I burst out laughing. Because we didn’t have Uber in Half-Moon Hollow. Or GrubHub or Wag or any of those convenience apps supposed to make life in a reasonably sized city easier. Because we simply didn’t have enough tech-savvy residents to support it. People loved shopping retail here, which was why so many small businesses like mine thrived. Ordering pizza online was a stretch for the average Half-Moon Hollow resident. “I’m not an Uber driver at all. I’m just here to pick up a package.”
“What, like drugs?” he said, frowning as his arms dropped to his sides. “I won’t get in your car if you’re carrying drugs.”
“Oh, yeah, it’s totally drugs. I’m clearly a drug dealer,” I said flatly, gesturing down at the kimono-sleeved floral top and jeans I was wearing, even as my temper flared—a hot, acidic sensation I hadn’t felt in years. “Also, I didn’t invite you to go near my car, so this has all worked out quite nicely for the both of us.”
“So you stole this car from some poor driver, who I hope is better at his job than you are?” he snarked, nodding toward my windshield. I glanced toward my car, which was pretty nondescript beyond the “Save the Earth, We’re the Only Planet with Tacos” bumper sticker and the… damn it.
I’d forgotten about that stupid “U” sticker on my windshield.
“No, I bought a used car from an Uber driver in Louisville, and I haven’t been able to get the freaking decal off. I swear, the guy must have stuck the thing on with rubber cement,” I grumbled. “Normally, it’s not an issue, because no one around here uses Uber. They just think I have some strange driver safety restriction they’ve never seen before. I get good parking spaces, though.”
“Do all of your conversations with strangers involve giving them your unsolicited life story?” he asked, smirking at me.
“Do all of your conversations with strangers involve both direct and indirect insults?” I asked, circling my car.
“It depends on the stupidity of those strangers,” he shot back. “I’m guessing in this town, the average is going to be a little higher.”
I pressed my lips together into an exasperated line. He’d insulted my town, my home, and the people in it, and that was not going to stand… but that was old Meadow. New Meadow knew that violence was the useless and infantile expression of a brain that couldn’t create a better alternative. Also, vampires couldn’t be strangled, so it was doubly useless.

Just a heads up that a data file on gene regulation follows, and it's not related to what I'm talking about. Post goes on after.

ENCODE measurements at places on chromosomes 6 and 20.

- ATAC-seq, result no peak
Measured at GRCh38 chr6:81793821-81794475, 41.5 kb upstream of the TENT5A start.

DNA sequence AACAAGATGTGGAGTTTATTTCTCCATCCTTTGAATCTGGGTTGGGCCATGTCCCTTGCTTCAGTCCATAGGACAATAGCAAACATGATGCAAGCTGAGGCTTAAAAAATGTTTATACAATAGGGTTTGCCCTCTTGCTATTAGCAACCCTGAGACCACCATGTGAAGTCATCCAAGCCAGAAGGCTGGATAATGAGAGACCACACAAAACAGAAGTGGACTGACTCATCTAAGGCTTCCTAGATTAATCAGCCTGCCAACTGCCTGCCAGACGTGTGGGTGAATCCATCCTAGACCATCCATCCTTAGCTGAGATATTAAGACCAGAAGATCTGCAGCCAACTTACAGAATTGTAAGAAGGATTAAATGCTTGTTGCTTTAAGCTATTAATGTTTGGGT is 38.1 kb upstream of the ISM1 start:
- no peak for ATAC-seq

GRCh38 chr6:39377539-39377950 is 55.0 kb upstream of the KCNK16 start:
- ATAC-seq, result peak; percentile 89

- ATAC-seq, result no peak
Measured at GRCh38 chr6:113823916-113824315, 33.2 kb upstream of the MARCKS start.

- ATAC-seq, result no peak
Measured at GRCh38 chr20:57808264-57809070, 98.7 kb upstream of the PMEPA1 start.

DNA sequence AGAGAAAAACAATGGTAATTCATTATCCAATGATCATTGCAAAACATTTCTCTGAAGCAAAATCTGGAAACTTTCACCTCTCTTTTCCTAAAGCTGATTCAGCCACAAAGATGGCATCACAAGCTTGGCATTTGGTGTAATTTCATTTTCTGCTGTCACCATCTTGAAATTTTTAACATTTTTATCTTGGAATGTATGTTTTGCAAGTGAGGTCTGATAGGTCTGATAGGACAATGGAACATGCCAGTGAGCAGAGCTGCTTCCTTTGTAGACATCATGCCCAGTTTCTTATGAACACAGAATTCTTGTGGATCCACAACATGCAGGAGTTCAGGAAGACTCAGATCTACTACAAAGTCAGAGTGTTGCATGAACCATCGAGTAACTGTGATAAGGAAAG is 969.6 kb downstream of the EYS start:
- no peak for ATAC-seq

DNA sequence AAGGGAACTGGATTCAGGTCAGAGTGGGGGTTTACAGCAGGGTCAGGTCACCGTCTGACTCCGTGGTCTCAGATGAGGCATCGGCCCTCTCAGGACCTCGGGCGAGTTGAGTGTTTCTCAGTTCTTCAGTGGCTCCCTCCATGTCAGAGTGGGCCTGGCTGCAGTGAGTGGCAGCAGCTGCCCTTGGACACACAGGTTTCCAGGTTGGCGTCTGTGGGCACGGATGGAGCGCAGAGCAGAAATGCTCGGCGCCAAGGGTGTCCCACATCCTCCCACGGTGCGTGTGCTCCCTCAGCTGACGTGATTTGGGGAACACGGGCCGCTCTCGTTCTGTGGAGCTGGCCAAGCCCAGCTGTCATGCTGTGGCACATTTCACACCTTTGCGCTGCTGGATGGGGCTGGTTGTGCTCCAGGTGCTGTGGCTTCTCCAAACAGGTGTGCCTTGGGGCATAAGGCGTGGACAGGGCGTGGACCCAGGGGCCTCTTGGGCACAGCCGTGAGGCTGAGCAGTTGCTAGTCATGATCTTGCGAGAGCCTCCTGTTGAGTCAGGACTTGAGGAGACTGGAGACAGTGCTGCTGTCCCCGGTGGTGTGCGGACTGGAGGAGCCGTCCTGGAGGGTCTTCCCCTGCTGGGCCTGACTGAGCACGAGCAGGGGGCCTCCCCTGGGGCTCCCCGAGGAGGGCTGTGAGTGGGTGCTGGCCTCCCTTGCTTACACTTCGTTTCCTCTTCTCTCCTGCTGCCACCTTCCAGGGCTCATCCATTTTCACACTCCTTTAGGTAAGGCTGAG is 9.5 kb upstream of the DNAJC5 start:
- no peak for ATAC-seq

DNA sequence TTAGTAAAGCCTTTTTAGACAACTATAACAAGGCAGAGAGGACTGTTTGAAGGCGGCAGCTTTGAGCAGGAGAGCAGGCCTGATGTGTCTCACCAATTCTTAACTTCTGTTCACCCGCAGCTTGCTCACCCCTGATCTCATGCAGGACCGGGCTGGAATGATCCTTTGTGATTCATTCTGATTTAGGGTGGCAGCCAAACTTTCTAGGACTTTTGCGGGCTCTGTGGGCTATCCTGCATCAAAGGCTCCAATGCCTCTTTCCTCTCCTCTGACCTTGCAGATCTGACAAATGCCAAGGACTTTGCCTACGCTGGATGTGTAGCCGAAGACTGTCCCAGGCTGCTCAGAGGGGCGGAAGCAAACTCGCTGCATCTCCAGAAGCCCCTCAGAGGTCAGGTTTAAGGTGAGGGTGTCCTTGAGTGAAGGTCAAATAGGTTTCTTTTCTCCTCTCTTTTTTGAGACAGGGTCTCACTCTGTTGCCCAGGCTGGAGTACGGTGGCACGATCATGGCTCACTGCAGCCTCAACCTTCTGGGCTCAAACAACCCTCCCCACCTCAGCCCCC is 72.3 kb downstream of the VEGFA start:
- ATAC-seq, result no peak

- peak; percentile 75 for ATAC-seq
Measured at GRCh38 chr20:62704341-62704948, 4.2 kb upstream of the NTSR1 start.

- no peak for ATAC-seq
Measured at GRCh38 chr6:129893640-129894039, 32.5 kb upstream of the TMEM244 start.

“I’m going to need you to step the hell away from my car,” I said, getting into the car.
“Well, how the hell am I supposed to get a cab in this backwater town?” he yelled, so loud I could hear clearly through my closed passenger window. I lowered the window as I rolled soundlessly out of my parking space.
“That is not my problem,” I told him as he jogged along with my car. “You could always walk, if you’re not afraid of messing up those pretty shoes.”
I was not being kind or patient here. It was a seventeen-mile trek to the town proper, because the optimistic town fathers of Half-Moon Hollow had assumed there would be some sort of construction boom when the airport was built in the 1970s. Besides Denny and Hannah’s trucks, the parking lot was empty. The airport car rental office was only open on Fridays as they tended to be the “big arrival” flights before the weekend. And the pay phone dangling from the ancient BellSouth cubicle hadn’t worked in nearly ten years. He wasn’t going to be able to call a cab unless he went back into the quickly closing airport and asked Hannah—who was even less likely to put up with his elitist bullshit than I was. He’d be lucky if he didn’t end up sleeping on the tarmac with the deer.
“Look, I realize that the patchouli has probably soaked into your brain, inhibiting cognitive function, but I need to get into Half-Moon Hollow, and I will make it worth your while. If you would just stop this ridiculous french-fry-oil-powered hippie-mobile and behave like a normal person!”
“Maybe if you’d been remotely polite, I’d have driven you into town for nothing but a smile and a few minutes of sparkling conversation. But since you are so far from sparkling I can’t even think of an adjective rude enough, you’re going to have to put all those city smarts to good use.”
I waggled my fingers as I hit the gas pedal. “Namaste, jackass!”
I drove away apologizing to that nameless, faceless higher power in the universe for my interaction with the corporate tool, but I was also determined not to linger on it for too long. The past was the past. I couldn’t change it. I could only try not to be snarky to strangers in the future. I wouldn’t even think about it again… except for describing it in detail to Jane, because she would find it really funny.
I tried hard to be a good person, but I wasn’t a saint.
Fortunately for me, ’90s lady-rage rock was the perfect balm for nerves frazzled by an overdressed jerk. I sang my jagged little heart out on the drive to my apartment building, where I rented a second-floor, one-bedroom unit located over a small folk art gallery and a florist. The building belonged to Dick Cheney—the vampire, not the former vice president—so my rent was reasonable. And the building always smelled like flowers, which was a plus.
I climbed out of the Prius, hefting the box out of the front seat with ease. I waved at Sammy Palona, my human neighbor, who also happened to work as a barista and sandwich guy at the Council office coffee stand. Sammy was tall and muscular and looked like he should be playing football with a minotaur in a beer commercial, but instead he made the most delicately decorated lattes you’d ever seen. He had his own YouTube channel full of tutorials on making foam art—leaves and hearts and cute little cats. And he smelled of his coffee condiments—honey and cinnamon and sugar.